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Work in skilled trades leading to independence for women

The attitude towards females in skilled trades is changing

More females are working in skilled trades these days filling a need for the special talents they bring to the workforce moving forward.

“Women are more attentive (in the skilled trades, as well as all professions). I feel women bring a lot to the table that we don’t see enough of. It leads to a more diverse group of people which in the end is only going to strengthen a company. You’re going to end up with a better quality finished product,” said Holly Tennant, Sal-Dan Developments' communications coordinator, speaking to SooToday on March 9.

March 6 to March 13 marks Women In Construction Week (WICW).

Chelsee Bye, Sal-Dan Developments' health and safety coordinator, has seen it all and done it all since she first picked up shop tools.

Bye graduated from White Pines Collegiate and Vocational School and always enjoyed working with her hands. She studied technical subjects while at high school and has been a key Sal-Dan Developments employee for the last seven years.

“In Grade 10, I started in woodworking, then I did welding. I’ve done a bit of everything. I did insulation, landscaping and other general labourer tasks,” Bye said.

Her initial experience in the skilled trades opened management doors, leading to work at the Sal-Dan office on Great Northern Rd. after studying health and safety training at Sault College.

With Sal-Dan, Bye has worked in accounting and has trained construction crews in Sudbury and at southern Ontario work sites.

“It’s been nice to see the whole aspect of the company, to see how a construction company runs and what it all entails on job sites in a hands-on way and in an administrative way,” Bye said.

Though Bye said both women and men should be prepared for physically demanding work in the skilled trades, she emphasized, “I would definitely encourage women (to get involved in skilled trades). Absolutely. It’s financially rewarding. There’s also the independence aspect. Before I was in housebuilding, I probably would've gotten somebody else to do it. Now I’ve got the confidence to pick up a saw and a hammer.”

Shea MacGillivray — a Superior Heights Collegiate graduate and former ADSB House Building Project student — is now a SalDan construction site supervisor. She says the attitude towards females in skilled trades is changing.

“We continue to see young women enrol and try out the House Building Program through ADSB, which has been great. I also have noticed that going into the trades and going through with apprenticeships is a more common topic nowadays.”

MacGillivray has some straightforward advice for any female high school student or older females interested in retraining.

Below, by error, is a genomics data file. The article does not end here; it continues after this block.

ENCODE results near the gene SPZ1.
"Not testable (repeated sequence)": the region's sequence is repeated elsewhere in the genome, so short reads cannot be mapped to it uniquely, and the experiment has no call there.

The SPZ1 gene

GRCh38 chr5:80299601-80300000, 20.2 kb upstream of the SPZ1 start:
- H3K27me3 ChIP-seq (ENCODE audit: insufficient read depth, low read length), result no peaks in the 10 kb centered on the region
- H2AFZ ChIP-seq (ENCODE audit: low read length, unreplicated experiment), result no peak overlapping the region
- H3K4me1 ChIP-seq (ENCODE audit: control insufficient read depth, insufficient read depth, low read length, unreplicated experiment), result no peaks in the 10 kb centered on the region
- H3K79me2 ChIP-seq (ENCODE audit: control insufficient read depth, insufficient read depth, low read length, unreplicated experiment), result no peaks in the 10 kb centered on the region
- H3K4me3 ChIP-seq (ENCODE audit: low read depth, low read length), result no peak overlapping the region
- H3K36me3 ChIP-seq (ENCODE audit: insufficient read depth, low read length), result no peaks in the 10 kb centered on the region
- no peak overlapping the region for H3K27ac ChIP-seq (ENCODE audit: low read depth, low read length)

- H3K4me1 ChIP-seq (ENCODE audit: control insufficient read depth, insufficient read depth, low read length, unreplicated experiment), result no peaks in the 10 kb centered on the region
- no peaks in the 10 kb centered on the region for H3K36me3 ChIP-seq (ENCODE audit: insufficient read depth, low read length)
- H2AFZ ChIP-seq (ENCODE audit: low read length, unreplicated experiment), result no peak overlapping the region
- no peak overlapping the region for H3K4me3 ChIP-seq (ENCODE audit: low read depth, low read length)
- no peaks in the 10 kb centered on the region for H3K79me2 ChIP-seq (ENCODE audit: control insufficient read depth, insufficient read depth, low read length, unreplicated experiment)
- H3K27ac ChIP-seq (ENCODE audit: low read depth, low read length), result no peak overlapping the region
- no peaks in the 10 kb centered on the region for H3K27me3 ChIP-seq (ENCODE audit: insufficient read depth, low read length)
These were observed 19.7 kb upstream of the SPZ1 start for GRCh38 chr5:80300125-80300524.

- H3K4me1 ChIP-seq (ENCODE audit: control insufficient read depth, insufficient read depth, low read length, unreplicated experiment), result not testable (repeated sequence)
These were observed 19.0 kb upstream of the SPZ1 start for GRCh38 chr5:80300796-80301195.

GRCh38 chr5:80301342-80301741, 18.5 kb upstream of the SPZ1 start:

“If you are interested and motivated to join the trades, do it.”

“You are more than capable. Even if the trades end up not being something that you want to take on as a career, it can equip you with amazing skills. You learn a lot of practical information and techniques. Be confident and if you make a mistake, keep trying and ask lots of questions.”

MacGillivray is an avid supporter of Women In Construction Week.

“I believe that it’s important to recognize that construction can be for many different people. It’s a stigma that the trades are for men and that women are not capable of the same things. Throughout history, construction has been deemed a man’s world. Nowadays, I believe that society is doing a better job at shedding light on the fact that your gender does not dictate what you are capable of.”

“Algoma District School Board is pleased to support Women In Construction Week as it is one way to highlight our female students who have found their passion in construction and the skilled trades,” said Lucia Reece, ADSB director of education in a release.

In Algoma, a big shortage of skilled trades workers is anticipated.

Across Ontario, an estimated 83,000 workers will be needed in the trades.

Parents and students are being encouraged by the ADSB to reach out to their school’s guidance department or co-op teacher to learn more about co-op, Ontario Youth Apprenticeship Program (OYAP) and House Building programs which give students a chance to try out a career while still in school. 

Statistics gathered and shared by The Holmes Group (THG) show that overall, 13 per cent of Canadians employed in the construction industry (both on and off-site) are women.

While that figure seems low, Canada compares well with other nations when it comes to women employed in construction. By contrast, in the U.S., the number is closer to nine per cent while it sits at 10 per cent in the United Kingdom.

— SooToday